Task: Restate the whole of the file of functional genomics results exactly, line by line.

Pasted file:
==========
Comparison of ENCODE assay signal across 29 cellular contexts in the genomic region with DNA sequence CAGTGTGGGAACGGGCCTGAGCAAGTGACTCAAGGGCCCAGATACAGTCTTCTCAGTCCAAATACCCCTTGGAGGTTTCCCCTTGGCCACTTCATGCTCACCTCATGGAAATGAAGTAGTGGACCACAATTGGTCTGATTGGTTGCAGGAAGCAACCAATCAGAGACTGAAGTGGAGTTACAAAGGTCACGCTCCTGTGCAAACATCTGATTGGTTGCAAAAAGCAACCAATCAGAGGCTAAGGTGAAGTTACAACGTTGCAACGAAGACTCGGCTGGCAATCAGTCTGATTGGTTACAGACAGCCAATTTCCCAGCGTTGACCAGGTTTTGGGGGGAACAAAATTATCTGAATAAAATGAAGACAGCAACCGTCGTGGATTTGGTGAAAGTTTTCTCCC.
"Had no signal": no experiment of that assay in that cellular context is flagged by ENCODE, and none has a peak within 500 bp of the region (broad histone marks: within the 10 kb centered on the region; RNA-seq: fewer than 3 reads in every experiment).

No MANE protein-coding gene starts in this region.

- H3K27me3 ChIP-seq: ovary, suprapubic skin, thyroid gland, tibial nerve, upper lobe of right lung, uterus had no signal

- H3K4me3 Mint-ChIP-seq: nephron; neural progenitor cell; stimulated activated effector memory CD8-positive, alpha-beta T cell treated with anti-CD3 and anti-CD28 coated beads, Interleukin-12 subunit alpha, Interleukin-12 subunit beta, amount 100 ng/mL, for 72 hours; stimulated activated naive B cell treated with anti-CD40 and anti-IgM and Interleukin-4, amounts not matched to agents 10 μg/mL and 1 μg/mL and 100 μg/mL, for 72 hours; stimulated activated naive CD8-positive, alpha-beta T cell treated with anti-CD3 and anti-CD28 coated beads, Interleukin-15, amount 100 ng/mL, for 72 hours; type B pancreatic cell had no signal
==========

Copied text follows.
Comparison of ENCODE assay signal across 29 cellular contexts in the genomic region with DNA sequence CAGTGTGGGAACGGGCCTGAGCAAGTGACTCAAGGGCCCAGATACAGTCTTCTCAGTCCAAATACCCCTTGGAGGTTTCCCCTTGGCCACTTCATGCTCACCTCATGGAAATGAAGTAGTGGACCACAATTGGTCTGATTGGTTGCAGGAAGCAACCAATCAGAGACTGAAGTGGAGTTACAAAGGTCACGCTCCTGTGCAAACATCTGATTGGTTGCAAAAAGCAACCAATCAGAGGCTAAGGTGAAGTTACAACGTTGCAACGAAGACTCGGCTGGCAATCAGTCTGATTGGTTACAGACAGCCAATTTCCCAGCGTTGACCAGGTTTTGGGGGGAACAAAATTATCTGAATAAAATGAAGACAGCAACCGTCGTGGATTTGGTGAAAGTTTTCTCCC.
"Had no signal": no experiment of that assay in that cellular context is flagged by ENCODE, and none has a peak within 500 bp of the region (broad histone marks: within the 10 kb centered on the region; RNA-seq: fewer than 3 reads in every experiment).

No MANE protein-coding gene starts in this region.

- H3K27me3 ChIP-seq: ovary, suprapubic skin, thyroid gland, tibial nerve, upper lobe of right lung, uterus had no signal

- H3K4me3 Mint-ChIP-seq: nephron; neural progenitor cell; stimulated activated effector memory CD8-positive, alpha-beta T cell treated with anti-CD3 and anti-CD28 coated beads, Interleukin-12 subunit alpha, Interleukin-12 subunit beta, amount 100 ng/mL, for 72 hours; stimulated activated naive B cell treated with anti-CD40 and anti-IgM and Interleukin-4, amounts not matched to agents 10 μg/mL and 1 μg/mL and 100 μg/mL, for 72 hours; stimulated activated naive CD8-positive, alpha-beta T cell treated with anti-CD3 and anti-CD28 coated beads, Interleukin-15, amount 100 ng/mL, for 72 hours; type B pancreatic cell had no signal